After a two year hiatus, 2001 Studio Baseball was back now under the Donruss/Playoff banner. This was the first set released for the brand after a two year absence due to the bankruptcy of Pinnacle.
The 18-pack hobby boxes had two game used memorabilia cards, a single rookie subset card and one 5×7 Private Signings autograph card packaged as a box topper. The pack prices came were an eye-popping $10 per, which was a bit of a turn off to many collectors at the time. In addition, it was very difficult set for collectors to build.
The box art features Alex Rodriguez, then with the Texas Rangers, with a very rich and deep red color and bright gold and white fonts and text. The text promotes the Private Signings insert.
Design and Base Set
The card design falls in line with previous Studio issues. The card offers a thick white border with a Donruss Studio logo at the top center with the year included. As a hallmark of Studio, there is a nice a posed shot of the player in the foreground and the team’s logo on what appears to be an embroidered baseball cap as the background image.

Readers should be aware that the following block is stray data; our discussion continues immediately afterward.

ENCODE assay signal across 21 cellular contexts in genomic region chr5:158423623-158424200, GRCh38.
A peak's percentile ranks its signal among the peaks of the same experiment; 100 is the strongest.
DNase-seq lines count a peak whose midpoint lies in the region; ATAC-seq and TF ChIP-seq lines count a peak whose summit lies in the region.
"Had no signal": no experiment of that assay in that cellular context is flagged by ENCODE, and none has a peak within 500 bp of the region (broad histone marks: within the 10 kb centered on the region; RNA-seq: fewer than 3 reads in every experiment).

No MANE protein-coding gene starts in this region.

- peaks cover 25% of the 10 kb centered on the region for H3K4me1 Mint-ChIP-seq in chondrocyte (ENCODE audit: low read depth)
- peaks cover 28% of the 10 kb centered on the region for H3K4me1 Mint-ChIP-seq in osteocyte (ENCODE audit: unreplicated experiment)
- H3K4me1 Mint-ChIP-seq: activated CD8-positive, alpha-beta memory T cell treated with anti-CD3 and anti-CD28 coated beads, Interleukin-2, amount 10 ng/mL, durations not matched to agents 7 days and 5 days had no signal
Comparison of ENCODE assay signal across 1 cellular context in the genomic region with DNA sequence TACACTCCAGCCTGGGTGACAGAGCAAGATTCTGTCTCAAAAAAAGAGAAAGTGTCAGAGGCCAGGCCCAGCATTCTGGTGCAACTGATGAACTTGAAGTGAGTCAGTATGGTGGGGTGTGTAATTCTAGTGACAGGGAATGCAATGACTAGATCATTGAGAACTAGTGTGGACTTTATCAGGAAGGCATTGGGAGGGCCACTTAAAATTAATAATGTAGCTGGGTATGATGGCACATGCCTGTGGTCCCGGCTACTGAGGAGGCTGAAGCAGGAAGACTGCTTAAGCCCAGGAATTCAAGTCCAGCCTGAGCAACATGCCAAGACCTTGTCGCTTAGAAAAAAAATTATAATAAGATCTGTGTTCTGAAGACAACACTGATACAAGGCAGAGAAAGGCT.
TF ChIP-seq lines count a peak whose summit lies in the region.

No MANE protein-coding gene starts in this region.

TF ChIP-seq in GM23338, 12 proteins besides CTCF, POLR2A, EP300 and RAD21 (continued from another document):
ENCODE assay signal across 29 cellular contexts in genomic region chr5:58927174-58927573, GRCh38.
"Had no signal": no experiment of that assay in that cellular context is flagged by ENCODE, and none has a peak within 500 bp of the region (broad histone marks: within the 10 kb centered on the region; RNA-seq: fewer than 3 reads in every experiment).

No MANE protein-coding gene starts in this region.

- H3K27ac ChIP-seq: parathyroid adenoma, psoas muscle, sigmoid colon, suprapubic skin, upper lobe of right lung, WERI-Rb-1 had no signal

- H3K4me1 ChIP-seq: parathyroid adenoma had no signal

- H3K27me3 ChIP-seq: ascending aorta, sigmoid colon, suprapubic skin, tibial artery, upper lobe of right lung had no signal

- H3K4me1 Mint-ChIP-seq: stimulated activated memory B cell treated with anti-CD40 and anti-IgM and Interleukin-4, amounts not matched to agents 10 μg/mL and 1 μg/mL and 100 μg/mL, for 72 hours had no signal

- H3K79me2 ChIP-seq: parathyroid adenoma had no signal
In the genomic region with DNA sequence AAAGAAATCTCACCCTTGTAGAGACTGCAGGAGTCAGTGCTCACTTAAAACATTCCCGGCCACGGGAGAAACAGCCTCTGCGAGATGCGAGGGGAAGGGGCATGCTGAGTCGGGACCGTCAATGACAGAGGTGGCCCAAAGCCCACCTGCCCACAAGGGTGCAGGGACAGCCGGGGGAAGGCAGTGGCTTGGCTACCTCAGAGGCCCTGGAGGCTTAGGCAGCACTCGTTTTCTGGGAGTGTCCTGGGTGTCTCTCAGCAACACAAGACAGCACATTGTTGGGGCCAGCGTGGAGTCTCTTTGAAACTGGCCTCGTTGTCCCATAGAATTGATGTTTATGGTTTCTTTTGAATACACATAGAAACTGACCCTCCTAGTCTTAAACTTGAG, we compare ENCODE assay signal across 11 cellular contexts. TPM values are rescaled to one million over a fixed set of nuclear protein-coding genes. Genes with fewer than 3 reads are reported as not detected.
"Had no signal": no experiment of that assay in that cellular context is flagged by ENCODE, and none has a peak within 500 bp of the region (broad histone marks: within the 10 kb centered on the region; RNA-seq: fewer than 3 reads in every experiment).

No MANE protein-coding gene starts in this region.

The player’s name and position are featured in the bottom center with the team name below towards the very bottom of the face of the card.
The card backs offer a small action shot on the upper left hand side with the card number at the top. The right hand side offers a “Personal Stat” category that has a few bullet points followed by a small paragraph talking about the player. Below that you will find the player’s name, position, team name and MLB stats. Not quite the Studio backs we came to know and love but no the worst Studio backs, either.
All 200 base cards come in a Studio Proof parallel which are serial numbered to just 25 copies. The cards feature the holo-foil Studio Proof stamp on the front.
Studio wasn’t exactly known as the home of the rookie card by any stretch of the imagination, but they brought the rookie-ish thunder in 2001 in a big way, with the final 50 cards of the 200 card base set making up a pretty solid rookie subset with each rookie serial numbered to 700 copies. The highlights of the rookie subset include true RCs of Ichiro and Albert Pujols, both of which typically sell for $150 and up depending on grade.